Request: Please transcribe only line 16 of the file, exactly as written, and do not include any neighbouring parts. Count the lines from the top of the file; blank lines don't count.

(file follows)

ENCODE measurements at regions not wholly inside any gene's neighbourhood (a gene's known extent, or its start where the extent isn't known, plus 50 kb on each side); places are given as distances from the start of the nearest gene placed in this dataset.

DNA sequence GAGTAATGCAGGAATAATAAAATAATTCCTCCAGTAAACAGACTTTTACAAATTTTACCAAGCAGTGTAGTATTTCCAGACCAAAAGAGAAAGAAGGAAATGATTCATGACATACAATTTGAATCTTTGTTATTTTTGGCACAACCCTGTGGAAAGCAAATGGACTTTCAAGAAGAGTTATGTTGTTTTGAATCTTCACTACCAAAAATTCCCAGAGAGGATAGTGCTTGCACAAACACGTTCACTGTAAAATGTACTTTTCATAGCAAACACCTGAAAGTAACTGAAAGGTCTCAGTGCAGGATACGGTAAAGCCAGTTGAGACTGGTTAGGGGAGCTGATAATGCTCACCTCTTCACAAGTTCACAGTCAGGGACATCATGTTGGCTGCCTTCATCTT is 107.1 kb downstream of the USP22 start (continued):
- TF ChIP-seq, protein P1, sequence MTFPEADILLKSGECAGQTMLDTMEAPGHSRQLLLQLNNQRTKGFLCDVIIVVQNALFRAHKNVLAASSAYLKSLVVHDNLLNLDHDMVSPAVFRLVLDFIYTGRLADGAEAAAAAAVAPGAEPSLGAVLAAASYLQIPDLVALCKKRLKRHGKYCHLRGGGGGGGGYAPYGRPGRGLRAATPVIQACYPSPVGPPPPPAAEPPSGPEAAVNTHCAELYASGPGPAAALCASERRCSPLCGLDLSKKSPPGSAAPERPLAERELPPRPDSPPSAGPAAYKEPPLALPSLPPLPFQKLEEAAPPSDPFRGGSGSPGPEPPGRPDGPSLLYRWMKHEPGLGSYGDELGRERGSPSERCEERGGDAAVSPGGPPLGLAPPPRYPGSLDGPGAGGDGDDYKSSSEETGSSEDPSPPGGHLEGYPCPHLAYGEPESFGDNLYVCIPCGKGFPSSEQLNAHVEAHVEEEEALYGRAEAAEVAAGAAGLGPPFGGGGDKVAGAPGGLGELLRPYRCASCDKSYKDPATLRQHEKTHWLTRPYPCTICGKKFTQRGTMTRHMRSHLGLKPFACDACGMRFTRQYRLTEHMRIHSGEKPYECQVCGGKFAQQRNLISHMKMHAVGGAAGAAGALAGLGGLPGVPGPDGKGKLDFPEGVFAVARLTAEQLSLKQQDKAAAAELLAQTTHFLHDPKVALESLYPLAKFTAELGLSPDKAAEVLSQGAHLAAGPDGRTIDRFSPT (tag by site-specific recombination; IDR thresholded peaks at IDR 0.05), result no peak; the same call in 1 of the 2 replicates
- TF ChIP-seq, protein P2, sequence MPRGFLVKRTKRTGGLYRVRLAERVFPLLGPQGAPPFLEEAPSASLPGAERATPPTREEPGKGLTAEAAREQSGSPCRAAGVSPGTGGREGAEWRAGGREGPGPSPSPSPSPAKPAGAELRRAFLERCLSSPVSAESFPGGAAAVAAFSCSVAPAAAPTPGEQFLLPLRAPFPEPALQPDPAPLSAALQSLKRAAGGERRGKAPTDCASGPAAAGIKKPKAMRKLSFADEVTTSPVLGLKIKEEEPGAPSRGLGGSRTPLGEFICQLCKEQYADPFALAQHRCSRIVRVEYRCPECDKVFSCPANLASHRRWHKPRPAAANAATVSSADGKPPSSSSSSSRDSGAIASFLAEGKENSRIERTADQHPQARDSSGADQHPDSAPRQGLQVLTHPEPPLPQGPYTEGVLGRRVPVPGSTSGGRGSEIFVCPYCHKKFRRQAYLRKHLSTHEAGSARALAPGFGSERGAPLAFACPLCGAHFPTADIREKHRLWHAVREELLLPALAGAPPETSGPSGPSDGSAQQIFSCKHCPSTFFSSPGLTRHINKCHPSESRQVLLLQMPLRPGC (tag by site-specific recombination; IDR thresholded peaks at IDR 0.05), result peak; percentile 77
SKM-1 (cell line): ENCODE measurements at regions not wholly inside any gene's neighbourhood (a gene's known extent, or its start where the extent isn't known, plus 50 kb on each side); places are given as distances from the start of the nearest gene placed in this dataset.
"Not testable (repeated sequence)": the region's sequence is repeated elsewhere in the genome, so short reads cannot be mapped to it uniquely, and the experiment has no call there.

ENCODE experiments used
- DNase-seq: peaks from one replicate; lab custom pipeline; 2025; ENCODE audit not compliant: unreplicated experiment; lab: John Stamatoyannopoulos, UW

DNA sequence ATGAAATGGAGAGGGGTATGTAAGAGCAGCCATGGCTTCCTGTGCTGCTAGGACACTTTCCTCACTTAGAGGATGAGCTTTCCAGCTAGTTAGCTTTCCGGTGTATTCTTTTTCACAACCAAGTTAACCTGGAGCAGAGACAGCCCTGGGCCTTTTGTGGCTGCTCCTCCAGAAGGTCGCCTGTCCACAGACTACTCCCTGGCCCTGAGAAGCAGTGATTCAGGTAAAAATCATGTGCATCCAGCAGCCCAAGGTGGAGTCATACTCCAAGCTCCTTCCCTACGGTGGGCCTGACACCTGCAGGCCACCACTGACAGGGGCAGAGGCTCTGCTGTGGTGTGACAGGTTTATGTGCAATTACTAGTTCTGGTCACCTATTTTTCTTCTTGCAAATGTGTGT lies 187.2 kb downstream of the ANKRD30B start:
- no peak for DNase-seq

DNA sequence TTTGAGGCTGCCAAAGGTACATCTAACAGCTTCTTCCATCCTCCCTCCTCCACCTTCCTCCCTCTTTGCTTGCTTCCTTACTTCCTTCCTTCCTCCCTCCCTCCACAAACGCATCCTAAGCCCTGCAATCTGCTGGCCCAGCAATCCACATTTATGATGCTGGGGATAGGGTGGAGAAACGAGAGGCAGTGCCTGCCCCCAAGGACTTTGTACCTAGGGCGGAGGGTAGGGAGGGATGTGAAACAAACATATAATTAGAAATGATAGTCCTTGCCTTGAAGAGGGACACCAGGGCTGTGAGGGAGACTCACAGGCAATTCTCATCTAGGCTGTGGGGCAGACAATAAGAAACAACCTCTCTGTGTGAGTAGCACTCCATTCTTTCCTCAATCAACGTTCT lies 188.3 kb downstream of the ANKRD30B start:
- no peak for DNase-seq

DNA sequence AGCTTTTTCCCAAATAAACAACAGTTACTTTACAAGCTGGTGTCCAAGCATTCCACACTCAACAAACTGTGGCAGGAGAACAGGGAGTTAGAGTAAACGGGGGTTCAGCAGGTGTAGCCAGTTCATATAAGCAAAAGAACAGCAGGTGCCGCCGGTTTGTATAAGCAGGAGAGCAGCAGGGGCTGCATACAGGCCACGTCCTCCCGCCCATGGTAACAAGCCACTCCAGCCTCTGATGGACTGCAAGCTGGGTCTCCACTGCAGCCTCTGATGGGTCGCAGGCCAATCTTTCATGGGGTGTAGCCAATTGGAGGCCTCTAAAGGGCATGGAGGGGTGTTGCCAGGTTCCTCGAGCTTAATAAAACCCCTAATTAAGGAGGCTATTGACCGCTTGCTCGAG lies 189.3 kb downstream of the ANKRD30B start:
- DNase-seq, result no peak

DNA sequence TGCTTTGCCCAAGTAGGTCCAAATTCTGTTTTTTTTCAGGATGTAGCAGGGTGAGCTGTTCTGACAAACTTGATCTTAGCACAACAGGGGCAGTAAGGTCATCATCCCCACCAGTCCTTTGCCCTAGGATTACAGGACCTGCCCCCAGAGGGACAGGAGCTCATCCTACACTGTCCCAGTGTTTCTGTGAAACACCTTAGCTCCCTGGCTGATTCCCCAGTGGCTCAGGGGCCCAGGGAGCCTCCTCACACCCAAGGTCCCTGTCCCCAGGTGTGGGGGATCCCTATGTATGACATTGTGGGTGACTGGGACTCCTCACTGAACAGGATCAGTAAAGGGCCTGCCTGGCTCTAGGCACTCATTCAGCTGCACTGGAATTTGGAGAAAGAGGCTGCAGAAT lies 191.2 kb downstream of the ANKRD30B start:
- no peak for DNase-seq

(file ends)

- no peak for DNase-seq